NASHVILLE (Aug. 15, 2016) — The U.S. Geological Survey (USGS) contracted with Woolpert to collect high-resolution lidar elevation data for three separate projects across 49 Tennessee counties meeting QL2 accuracy standards. The counties involved are primarily east of Nashville to the North Carolina border.
Two of the three contracts directly support the 3D Elevation Program (3DEP), which is a USGS initiative to collect accurate, high-resolution data via lidar to establish a national map. The third contract, which covers three counties in western Tennessee and meets 3DEP standards, was performed in partnership with the Natural Resources Conservation Service (NRCS).
Sam Moffat, Woolpert program director, said the lidar collected will address many needs, including the Tennessee Department of Environmental Conservation’s (TDEC) reclamation efforts from coal mining using mountain top removal practices across the Cumberland plateau.
In 46 of the 49 counties, Woolpert also is extracting building footprints from the lidar as a value-added service.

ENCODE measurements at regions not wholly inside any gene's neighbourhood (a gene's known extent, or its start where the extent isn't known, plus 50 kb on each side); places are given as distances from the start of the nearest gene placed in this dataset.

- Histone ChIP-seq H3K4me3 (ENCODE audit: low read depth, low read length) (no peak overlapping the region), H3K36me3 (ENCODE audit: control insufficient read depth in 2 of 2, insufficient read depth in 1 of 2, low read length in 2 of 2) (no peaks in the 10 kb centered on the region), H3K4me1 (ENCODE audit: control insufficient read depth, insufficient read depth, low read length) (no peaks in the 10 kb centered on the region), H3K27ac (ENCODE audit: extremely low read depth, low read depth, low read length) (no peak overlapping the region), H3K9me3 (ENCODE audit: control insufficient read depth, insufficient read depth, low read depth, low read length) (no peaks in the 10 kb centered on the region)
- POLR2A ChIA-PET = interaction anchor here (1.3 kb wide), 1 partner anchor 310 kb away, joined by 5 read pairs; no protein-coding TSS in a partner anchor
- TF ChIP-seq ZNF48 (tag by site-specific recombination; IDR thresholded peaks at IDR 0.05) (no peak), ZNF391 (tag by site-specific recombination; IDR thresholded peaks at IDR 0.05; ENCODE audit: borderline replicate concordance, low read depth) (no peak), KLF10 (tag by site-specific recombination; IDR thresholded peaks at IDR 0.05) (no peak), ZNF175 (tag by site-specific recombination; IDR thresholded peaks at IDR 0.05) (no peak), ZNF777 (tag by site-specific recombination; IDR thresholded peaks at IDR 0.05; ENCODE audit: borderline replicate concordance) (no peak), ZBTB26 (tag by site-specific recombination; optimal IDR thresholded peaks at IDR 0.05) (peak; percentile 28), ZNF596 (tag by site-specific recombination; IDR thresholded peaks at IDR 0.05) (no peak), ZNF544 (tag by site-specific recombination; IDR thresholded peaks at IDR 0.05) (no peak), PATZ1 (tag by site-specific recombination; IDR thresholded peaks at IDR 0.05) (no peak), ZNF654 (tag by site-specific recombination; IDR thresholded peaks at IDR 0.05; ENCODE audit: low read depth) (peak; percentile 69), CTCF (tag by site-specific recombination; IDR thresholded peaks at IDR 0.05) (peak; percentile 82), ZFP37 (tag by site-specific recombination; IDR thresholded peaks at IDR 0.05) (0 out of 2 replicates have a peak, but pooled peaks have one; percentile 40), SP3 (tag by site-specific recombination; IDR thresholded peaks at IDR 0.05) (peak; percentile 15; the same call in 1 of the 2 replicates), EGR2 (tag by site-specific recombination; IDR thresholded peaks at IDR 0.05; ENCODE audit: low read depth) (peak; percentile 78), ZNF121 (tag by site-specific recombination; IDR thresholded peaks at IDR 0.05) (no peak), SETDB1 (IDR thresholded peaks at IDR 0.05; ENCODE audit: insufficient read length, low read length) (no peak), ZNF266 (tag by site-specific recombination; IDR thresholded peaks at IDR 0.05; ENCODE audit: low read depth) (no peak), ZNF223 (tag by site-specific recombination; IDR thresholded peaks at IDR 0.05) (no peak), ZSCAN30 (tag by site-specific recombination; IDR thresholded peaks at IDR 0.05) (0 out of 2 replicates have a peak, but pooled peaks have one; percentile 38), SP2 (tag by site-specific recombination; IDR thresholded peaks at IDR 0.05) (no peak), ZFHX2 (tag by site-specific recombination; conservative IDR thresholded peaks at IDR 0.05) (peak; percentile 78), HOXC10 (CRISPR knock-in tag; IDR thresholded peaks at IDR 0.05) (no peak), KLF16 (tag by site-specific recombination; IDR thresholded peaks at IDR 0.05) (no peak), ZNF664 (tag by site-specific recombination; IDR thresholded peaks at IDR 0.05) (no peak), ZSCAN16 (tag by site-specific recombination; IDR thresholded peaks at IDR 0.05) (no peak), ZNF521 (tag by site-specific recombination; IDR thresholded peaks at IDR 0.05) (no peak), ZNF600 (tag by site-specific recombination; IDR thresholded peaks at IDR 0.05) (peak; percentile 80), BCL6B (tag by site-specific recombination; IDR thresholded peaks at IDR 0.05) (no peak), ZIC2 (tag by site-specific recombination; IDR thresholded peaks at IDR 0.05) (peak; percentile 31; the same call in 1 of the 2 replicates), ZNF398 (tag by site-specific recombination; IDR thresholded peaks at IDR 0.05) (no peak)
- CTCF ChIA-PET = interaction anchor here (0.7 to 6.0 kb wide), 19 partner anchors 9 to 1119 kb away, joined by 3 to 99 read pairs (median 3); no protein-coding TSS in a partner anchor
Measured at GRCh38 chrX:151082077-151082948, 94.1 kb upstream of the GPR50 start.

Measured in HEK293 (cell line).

“Building footprints were the highest-priority planimetric feature requested throughout the state of Tennessee,” Moffat said. “Structure features can be used by multiple agency and government resources to improve their GIS for public safety, emergency and flood management, as well as property valuation.”
Dennis Pedersen, director of GIS services for the Tennessee Department of Finance and Administration, lauded the collection.
“This project represents the value of GIS coordination across all levels of government,” Pedersen said. “It provides highly accurate elevation data for a wide variety of consumers for pennies on the dollar.”
Moffat agreed, saying that Tennessee is “uniting federal, state and local stakeholders to win 3DEP funding opportunities to provide the best and most accurate services for their residents.”
Moffat credited the partnerships established between the TDEC, the Tennessee Department of Transportation and the Tennessee Office of Strategic Technology Solutions, as well as the Tennessee NRCS and the local county offices and municipalities, for their roles in this effort.